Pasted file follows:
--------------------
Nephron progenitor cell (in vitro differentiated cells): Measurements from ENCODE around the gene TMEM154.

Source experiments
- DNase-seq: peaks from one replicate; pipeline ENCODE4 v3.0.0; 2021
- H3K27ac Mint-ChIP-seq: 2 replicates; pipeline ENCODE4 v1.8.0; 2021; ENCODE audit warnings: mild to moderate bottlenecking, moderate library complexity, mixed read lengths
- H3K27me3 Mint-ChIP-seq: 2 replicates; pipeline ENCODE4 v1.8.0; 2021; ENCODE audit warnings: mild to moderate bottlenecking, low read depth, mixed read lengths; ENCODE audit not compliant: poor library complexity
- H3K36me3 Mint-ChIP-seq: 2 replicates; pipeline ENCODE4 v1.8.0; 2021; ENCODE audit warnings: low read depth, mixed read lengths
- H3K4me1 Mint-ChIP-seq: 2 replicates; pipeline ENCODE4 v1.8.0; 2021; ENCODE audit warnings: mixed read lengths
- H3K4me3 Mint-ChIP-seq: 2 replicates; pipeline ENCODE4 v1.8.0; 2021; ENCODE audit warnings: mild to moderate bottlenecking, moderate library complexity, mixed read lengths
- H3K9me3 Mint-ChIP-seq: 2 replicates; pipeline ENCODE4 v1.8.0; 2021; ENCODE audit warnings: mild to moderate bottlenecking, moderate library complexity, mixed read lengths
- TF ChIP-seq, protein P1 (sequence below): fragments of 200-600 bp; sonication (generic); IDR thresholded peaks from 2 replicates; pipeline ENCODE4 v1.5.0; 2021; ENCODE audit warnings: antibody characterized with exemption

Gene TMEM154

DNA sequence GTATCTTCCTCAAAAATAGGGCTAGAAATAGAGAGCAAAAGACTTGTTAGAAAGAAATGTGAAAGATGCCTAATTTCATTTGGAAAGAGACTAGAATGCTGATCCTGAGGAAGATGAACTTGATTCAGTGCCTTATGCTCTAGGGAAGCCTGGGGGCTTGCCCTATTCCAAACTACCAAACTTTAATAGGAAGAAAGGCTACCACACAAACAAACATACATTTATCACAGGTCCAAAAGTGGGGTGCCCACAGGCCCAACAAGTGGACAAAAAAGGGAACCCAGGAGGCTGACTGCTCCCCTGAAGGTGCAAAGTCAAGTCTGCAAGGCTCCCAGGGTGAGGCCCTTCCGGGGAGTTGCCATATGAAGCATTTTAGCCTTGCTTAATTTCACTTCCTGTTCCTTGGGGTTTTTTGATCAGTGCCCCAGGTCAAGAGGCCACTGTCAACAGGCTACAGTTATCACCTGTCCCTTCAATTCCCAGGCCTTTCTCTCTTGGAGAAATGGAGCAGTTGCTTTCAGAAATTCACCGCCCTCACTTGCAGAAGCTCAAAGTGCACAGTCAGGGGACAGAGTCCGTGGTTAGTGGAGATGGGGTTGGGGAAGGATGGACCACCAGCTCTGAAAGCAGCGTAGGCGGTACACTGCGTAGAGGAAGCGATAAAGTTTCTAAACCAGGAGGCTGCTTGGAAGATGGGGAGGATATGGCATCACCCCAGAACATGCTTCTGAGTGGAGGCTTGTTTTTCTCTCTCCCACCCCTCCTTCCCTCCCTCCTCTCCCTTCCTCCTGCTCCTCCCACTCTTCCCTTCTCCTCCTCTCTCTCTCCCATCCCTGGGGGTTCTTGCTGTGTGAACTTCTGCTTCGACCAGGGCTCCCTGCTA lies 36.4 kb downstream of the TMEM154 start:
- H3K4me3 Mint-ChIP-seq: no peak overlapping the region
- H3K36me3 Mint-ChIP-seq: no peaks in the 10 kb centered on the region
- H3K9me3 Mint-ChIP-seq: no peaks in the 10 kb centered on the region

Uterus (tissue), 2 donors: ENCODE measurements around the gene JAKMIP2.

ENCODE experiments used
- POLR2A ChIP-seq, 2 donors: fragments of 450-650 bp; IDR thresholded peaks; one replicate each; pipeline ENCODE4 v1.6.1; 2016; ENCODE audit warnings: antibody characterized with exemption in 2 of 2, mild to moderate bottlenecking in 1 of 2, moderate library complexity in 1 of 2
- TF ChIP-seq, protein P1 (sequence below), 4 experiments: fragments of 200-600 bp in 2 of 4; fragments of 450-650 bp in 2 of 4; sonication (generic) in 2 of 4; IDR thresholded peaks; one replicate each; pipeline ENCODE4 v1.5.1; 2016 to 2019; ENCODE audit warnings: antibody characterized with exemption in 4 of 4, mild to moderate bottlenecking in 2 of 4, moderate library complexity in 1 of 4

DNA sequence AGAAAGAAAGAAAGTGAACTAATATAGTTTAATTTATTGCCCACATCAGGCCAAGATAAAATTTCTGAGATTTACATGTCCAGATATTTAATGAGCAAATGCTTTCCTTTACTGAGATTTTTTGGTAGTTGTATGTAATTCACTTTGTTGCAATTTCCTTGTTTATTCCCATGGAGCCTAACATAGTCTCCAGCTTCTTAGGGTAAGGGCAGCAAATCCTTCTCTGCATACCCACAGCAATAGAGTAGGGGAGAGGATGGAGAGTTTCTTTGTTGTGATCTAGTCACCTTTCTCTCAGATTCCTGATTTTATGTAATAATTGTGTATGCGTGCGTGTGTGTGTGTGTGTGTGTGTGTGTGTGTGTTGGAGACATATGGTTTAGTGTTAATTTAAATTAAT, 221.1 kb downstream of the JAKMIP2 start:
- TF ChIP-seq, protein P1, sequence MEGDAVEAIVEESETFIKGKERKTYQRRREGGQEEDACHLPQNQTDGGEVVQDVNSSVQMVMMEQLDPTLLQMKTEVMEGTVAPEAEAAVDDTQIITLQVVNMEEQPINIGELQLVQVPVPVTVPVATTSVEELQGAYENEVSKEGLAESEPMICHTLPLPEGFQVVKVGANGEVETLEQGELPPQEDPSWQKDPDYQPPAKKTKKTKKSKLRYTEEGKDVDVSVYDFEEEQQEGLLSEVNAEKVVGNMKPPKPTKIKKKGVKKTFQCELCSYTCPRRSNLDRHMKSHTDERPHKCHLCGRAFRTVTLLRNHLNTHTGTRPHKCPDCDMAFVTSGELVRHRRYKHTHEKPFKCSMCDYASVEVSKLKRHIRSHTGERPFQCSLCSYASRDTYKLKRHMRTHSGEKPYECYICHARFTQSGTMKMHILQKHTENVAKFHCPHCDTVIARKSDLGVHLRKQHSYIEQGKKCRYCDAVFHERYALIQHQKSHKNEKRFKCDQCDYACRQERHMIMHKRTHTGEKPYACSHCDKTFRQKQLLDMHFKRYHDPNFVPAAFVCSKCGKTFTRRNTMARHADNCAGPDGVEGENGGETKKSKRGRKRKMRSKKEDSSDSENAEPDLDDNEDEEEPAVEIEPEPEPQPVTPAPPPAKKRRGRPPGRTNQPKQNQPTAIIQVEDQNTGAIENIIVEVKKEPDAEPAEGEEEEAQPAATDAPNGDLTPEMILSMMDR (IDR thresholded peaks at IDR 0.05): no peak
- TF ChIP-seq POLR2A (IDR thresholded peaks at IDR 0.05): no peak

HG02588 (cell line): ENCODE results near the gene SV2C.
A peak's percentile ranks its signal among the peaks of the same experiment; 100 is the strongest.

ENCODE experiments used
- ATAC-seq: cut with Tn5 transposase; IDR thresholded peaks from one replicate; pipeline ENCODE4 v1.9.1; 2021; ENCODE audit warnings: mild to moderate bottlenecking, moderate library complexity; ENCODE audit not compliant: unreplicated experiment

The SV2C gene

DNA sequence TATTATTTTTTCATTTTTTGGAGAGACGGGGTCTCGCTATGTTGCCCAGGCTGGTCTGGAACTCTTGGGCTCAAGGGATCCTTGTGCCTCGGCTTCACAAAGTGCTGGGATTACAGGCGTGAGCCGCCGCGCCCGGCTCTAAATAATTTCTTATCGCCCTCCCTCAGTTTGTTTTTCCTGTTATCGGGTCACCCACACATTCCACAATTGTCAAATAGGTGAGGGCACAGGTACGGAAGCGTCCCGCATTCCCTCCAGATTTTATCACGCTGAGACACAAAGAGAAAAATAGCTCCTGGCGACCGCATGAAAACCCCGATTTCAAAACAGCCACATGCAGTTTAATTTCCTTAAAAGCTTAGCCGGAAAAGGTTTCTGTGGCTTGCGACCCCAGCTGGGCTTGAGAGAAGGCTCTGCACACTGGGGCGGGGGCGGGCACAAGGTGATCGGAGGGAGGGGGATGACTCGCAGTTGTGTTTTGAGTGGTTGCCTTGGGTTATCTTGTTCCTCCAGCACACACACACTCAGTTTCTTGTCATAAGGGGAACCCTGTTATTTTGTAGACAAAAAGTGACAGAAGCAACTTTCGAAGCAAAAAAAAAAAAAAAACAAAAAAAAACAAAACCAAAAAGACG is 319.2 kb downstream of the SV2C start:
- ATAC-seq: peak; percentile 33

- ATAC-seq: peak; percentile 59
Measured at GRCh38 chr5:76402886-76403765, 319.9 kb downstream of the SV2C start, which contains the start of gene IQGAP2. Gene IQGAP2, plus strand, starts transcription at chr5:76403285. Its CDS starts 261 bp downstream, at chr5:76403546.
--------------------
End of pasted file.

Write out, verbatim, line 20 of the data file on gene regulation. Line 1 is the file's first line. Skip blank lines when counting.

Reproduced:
DNA sequence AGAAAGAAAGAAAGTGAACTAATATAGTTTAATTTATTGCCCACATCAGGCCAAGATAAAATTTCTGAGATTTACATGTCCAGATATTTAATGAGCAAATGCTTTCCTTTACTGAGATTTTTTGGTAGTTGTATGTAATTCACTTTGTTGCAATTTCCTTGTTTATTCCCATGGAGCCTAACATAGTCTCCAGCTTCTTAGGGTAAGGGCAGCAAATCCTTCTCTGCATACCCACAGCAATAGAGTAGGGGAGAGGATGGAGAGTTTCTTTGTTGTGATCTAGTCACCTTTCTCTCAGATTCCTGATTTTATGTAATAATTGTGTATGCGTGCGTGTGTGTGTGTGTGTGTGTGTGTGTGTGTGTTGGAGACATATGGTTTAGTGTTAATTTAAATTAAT, 221.1 kb downstream of the JAKMIP2 start: